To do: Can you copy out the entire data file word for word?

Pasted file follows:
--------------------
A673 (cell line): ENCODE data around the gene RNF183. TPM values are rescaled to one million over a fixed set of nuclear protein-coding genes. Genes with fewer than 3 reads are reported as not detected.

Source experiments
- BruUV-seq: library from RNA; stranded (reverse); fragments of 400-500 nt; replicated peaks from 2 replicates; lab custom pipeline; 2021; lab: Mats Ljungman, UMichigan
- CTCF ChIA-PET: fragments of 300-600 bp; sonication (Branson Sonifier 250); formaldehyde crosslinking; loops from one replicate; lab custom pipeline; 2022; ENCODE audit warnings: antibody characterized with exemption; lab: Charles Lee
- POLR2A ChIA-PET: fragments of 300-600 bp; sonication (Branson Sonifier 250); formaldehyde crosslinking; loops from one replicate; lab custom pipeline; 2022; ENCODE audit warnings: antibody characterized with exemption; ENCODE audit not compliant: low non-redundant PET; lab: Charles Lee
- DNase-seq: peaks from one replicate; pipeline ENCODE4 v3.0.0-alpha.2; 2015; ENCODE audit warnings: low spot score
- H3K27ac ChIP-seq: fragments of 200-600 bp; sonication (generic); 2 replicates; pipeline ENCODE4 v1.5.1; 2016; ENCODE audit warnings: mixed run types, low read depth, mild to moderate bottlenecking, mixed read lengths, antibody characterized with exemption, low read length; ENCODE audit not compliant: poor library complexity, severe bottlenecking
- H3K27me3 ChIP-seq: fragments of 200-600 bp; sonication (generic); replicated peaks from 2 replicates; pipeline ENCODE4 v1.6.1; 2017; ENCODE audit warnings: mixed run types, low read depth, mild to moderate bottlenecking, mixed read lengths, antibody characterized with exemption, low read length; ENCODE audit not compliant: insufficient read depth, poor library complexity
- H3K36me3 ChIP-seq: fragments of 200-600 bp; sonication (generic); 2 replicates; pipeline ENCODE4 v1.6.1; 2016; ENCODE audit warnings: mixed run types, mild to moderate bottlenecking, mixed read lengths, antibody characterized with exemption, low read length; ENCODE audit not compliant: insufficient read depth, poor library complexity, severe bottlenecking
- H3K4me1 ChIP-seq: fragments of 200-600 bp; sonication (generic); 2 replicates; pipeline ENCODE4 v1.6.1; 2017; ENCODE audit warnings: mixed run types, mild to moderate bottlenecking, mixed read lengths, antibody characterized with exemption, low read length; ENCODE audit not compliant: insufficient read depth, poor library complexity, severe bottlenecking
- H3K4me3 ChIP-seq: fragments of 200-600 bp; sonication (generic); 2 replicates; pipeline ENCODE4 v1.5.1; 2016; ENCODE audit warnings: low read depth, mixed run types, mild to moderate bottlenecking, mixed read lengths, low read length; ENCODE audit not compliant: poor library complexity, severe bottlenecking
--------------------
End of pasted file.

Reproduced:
A673 (cell line): ENCODE data around the gene RNF183. TPM values are rescaled to one million over a fixed set of nuclear protein-coding genes. Genes with fewer than 3 reads are reported as not detected.

Source experiments
- BruUV-seq: library from RNA; stranded (reverse); fragments of 400-500 nt; replicated peaks from 2 replicates; lab custom pipeline; 2021; lab: Mats Ljungman, UMichigan
- CTCF ChIA-PET: fragments of 300-600 bp; sonication (Branson Sonifier 250); formaldehyde crosslinking; loops from one replicate; lab custom pipeline; 2022; ENCODE audit warnings: antibody characterized with exemption; lab: Charles Lee
- POLR2A ChIA-PET: fragments of 300-600 bp; sonication (Branson Sonifier 250); formaldehyde crosslinking; loops from one replicate; lab custom pipeline; 2022; ENCODE audit warnings: antibody characterized with exemption; ENCODE audit not compliant: low non-redundant PET; lab: Charles Lee
- DNase-seq: peaks from one replicate; pipeline ENCODE4 v3.0.0-alpha.2; 2015; ENCODE audit warnings: low spot score
- H3K27ac ChIP-seq: fragments of 200-600 bp; sonication (generic); 2 replicates; pipeline ENCODE4 v1.5.1; 2016; ENCODE audit warnings: mixed run types, low read depth, mild to moderate bottlenecking, mixed read lengths, antibody characterized with exemption, low read length; ENCODE audit not compliant: poor library complexity, severe bottlenecking
- H3K27me3 ChIP-seq: fragments of 200-600 bp; sonication (generic); replicated peaks from 2 replicates; pipeline ENCODE4 v1.6.1; 2017; ENCODE audit warnings: mixed run types, low read depth, mild to moderate bottlenecking, mixed read lengths, antibody characterized with exemption, low read length; ENCODE audit not compliant: insufficient read depth, poor library complexity
- H3K36me3 ChIP-seq: fragments of 200-600 bp; sonication (generic); 2 replicates; pipeline ENCODE4 v1.6.1; 2016; ENCODE audit warnings: mixed run types, mild to moderate bottlenecking, mixed read lengths, antibody characterized with exemption, low read length; ENCODE audit not compliant: insufficient read depth, poor library complexity, severe bottlenecking
- H3K4me1 ChIP-seq: fragments of 200-600 bp; sonication (generic); 2 replicates; pipeline ENCODE4 v1.6.1; 2017; ENCODE audit warnings: mixed run types, mild to moderate bottlenecking, mixed read lengths, antibody characterized with exemption, low read length; ENCODE audit not compliant: insufficient read depth, poor library complexity, severe bottlenecking
- H3K4me3 ChIP-seq: fragments of 200-600 bp; sonication (generic); 2 replicates; pipeline ENCODE4 v1.5.1; 2016; ENCODE audit warnings: low read depth, mixed run types, mild to moderate bottlenecking, mixed read lengths, low read length; ENCODE audit not compliant: poor library complexity, severe bottlenecking